Since this wasn't published online, I'm posting the text of the article.
He has a very valid point.
John DeShazier - Times Picayune
It's almost as if there's a move afoot to ensure there won't be a sellout crowd, or three sellout crowds, to greet the Hornets six days from now, when they return to New Orleans Arena to play the Lakers, and for their next two dates in New Orleans, against the Nuggets and Clippers later in the month.
It almost feels like there's a deliberate attempt to torpedo the homecoming, sink it before it even has a chance to float.
That, or the organization has become so blinded by the greener grass it believes it's grazing on in Oklahoma City, it can't see or appreciate how colossally it seems to be mishandling its return to its home city.
It's major that Hornets fans here have complained long and loud that they haven't been able to get their hands on tickets, even though the franchise insists plenty have been available. Major, too, that the team has found the need to publish a number in order to, hopefully, accommodate the New Orleans fans who are determined to be seen and heard in their support.
It's 10 times more serious that a couple of season-ticket holders from New Orleans allege they heard team owner George Shinn say, during All-Star weekend, that he has his accountants looking into where is the best place business-wise for the franchise to be, that listeners in attendance at the party only could guess where he wants to be — the inference being OKC and that, in 10 years, he hopes the All-Star Game will be played in OKC with the Hornets as hosts.
Are we to believe that Shinn speaks from both sides of his mouth, reaffirming a commitment to New Orleans from one side while courting OKC from the other? Or do we go to the mat with Hal Braden and Cory Morton, Hornets fans who seem to have absolutely no reason to lie about what they believe they heard?
Do we award the benefit of the doubt to Shinn, who didn't exactly link arms with the state's lease negotiators and wrap himself in the Louisiana flag when the subject of the team honoring its Arena lease was broached after Hurricane Katrina? Or do we hand it to Braden and Morton, who might've been inclined to concoct larger, more damaging tales than the conversation they went public to relay if their purpose was to generate hard feelings toward Shinn?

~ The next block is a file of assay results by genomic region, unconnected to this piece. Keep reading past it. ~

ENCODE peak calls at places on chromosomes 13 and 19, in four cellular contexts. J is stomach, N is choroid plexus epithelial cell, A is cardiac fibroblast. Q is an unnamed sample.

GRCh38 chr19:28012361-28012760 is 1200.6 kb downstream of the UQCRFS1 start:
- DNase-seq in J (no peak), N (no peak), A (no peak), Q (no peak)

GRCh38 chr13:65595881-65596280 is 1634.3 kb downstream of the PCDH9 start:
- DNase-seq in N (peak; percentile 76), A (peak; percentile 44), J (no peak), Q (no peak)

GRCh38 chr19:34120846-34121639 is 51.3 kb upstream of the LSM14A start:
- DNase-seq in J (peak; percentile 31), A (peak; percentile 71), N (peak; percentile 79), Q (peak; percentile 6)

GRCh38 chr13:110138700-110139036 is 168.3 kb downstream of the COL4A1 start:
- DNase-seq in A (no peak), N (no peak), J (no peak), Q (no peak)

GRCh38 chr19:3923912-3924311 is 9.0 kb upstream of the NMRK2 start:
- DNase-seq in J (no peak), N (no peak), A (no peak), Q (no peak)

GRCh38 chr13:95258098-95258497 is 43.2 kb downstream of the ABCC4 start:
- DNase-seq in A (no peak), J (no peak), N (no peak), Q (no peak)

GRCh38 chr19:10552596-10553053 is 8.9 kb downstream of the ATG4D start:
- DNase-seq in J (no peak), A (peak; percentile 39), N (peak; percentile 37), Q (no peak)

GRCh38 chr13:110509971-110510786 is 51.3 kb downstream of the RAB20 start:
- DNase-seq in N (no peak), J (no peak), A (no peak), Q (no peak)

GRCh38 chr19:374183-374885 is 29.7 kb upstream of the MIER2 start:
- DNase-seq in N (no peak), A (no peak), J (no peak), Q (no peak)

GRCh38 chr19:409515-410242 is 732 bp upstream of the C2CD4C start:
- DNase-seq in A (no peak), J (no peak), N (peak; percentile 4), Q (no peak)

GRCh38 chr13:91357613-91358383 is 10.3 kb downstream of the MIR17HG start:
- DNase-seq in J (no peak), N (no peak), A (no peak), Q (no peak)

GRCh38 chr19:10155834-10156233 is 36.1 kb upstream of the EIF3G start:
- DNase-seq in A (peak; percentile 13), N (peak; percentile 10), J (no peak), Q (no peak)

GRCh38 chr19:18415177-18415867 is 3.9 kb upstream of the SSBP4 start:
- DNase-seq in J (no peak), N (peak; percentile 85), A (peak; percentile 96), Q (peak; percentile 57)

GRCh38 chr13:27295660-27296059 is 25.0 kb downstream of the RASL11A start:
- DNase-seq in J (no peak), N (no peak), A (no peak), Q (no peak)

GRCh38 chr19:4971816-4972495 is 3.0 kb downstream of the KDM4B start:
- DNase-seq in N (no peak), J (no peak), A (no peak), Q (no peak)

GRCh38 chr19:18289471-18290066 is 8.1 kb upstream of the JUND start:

Honestly, it doesn't much matter who we're inclined to believe. What does matter, right now, is the damage that's being done to New Orleans' efforts to show the sporting world that it's alive, if not all well.
The All-Star flap only is the latest public bomb that's been lobbed by the Hornets, Coach Byron Scott's stated preference to play in OKC next season being the first, preceding fans' continued assertions that they haven't been able to get tickets.
And all of them add up to this: It'll be a miracle - and an adjective-defying tribute to Hornets fans in New Orleans and on the Gulf Coast - if one or all of the Hornets' Arena dates are played in front of a sellout crowd.
No matter how dedicated, even diehard fans only are willing to endure so many slights, real or imagined, before they toss up their hands in exasperation. In New Orleans, where many have been inconvenienced and slighted and overlooked to their breaking points, and cursing has become part of everyday conversation, the likelihood of expletives spewing along with the hands tossing is highly probable.
It's logical to assume that the longer people are made to feel second-class, the more likely it's going to have an impact. And the only impact they can have in this case is at the gate.
You hope that isn't the result the franchise is courting, but you'd have a hard time proving it in light of all that's been seen and heard the past few months.